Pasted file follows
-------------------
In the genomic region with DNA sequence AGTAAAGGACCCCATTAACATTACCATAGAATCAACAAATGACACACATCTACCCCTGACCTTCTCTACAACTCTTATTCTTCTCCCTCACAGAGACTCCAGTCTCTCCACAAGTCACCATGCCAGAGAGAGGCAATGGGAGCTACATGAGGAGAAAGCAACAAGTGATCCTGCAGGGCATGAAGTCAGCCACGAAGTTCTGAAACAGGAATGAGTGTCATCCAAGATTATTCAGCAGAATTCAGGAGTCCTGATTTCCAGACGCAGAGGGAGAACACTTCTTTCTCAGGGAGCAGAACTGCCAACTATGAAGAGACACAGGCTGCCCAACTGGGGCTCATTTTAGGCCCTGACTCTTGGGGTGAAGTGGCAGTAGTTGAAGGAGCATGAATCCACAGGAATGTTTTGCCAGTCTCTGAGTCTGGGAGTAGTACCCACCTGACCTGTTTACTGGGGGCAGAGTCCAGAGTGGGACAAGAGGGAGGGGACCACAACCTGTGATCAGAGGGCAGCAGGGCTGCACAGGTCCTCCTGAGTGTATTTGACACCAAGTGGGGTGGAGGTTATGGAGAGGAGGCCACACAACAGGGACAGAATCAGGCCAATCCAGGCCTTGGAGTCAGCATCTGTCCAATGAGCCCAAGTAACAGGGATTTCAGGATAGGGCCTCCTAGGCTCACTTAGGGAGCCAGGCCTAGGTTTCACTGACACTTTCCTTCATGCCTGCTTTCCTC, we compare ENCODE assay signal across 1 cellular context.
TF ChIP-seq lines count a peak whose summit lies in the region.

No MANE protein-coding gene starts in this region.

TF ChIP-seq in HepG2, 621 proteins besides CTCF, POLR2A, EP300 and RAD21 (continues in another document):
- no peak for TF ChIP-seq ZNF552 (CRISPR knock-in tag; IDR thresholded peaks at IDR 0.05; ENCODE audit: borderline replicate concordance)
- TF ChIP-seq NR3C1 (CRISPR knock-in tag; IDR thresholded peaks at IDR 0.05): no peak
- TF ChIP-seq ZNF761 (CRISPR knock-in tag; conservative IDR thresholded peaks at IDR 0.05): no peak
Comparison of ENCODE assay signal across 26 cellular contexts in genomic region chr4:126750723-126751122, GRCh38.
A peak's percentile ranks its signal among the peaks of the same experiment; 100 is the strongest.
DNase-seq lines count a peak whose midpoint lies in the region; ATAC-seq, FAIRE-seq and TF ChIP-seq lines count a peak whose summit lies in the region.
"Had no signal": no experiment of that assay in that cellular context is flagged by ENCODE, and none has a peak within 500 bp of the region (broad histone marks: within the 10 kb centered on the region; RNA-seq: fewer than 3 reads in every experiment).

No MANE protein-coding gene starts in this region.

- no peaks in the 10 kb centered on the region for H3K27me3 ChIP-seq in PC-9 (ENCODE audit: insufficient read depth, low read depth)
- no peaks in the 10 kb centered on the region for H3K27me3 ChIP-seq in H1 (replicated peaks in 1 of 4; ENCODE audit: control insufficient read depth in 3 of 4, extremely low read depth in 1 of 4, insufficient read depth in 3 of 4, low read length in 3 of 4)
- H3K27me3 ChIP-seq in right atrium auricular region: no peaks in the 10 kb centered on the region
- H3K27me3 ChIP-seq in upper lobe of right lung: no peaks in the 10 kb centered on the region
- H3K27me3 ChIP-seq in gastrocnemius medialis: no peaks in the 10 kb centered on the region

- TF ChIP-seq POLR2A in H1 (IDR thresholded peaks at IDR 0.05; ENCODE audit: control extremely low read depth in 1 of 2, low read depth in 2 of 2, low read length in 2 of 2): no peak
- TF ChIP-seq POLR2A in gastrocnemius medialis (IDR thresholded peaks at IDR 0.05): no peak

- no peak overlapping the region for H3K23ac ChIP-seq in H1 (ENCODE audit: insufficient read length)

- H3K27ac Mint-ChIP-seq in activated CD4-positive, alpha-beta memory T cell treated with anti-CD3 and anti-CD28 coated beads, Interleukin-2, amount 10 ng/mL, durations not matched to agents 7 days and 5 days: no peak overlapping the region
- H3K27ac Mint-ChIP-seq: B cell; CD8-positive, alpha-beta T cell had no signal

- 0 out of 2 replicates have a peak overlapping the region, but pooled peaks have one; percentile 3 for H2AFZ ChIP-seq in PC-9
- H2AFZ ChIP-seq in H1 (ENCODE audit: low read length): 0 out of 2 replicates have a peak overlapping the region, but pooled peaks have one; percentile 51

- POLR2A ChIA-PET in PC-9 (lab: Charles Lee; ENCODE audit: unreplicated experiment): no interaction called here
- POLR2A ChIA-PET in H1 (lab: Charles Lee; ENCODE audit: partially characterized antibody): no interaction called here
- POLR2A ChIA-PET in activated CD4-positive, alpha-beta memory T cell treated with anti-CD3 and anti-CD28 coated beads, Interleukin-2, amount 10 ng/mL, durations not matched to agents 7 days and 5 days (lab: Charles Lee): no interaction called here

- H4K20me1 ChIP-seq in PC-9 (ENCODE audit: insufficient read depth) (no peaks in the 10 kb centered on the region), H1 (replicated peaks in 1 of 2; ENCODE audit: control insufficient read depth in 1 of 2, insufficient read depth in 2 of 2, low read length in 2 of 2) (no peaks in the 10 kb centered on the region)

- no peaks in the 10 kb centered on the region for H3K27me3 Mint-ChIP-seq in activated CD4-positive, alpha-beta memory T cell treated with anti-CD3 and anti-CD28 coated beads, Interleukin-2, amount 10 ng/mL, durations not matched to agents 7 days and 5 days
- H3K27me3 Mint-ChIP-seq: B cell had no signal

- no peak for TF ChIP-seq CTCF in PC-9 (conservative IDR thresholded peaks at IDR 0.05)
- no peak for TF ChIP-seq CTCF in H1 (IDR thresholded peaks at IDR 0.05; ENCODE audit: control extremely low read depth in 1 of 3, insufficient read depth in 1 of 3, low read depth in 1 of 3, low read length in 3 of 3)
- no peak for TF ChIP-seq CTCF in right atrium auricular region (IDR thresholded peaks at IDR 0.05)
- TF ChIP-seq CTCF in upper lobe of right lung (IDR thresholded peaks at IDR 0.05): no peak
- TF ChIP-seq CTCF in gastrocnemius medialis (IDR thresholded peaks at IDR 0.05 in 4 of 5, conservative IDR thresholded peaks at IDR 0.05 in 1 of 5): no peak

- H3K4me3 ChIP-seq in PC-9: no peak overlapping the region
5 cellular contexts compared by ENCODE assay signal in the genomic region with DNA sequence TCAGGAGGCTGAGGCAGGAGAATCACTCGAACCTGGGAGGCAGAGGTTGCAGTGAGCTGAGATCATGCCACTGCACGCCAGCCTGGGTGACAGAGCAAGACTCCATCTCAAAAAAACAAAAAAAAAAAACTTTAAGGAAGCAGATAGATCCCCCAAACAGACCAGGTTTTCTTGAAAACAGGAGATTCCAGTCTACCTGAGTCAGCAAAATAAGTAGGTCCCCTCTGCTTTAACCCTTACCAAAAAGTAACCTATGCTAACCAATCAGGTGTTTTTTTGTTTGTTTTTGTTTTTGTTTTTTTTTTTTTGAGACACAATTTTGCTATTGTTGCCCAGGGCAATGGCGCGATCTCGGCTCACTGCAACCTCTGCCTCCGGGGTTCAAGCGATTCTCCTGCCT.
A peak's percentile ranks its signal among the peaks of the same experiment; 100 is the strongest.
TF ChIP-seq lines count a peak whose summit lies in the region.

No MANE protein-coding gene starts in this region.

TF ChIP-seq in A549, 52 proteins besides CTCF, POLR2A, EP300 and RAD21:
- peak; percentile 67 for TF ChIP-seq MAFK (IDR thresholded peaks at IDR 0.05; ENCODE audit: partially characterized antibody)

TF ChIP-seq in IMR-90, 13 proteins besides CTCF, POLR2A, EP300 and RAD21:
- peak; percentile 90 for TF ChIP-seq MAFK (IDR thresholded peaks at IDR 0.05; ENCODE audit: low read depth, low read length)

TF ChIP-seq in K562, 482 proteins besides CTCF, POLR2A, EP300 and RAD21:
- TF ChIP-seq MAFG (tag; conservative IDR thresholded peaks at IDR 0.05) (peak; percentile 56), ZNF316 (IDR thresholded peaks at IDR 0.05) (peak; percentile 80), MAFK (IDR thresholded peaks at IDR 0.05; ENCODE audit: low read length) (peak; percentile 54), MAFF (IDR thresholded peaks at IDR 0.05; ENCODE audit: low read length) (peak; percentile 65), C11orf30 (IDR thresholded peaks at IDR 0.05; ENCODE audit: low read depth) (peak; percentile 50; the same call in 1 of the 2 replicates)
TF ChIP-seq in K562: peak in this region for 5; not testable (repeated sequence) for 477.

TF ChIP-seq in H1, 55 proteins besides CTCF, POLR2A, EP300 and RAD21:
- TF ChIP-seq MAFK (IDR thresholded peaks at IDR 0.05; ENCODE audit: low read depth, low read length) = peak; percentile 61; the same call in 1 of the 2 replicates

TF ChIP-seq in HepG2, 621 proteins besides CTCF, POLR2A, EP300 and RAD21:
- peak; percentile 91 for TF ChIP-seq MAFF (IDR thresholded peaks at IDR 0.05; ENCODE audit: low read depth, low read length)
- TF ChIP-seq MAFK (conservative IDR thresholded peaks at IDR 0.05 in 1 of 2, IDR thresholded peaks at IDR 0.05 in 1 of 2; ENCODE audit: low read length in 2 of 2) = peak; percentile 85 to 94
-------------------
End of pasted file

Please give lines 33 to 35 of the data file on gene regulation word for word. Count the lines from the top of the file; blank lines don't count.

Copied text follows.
- no peak for TF ChIP-seq CTCF in right atrium auricular region (IDR thresholded peaks at IDR 0.05)
- TF ChIP-seq CTCF in upper lobe of right lung (IDR thresholded peaks at IDR 0.05): no peak
- TF ChIP-seq CTCF in gastrocnemius medialis (IDR thresholded peaks at IDR 0.05 in 4 of 5, conservative IDR thresholded peaks at IDR 0.05 in 1 of 5): no peak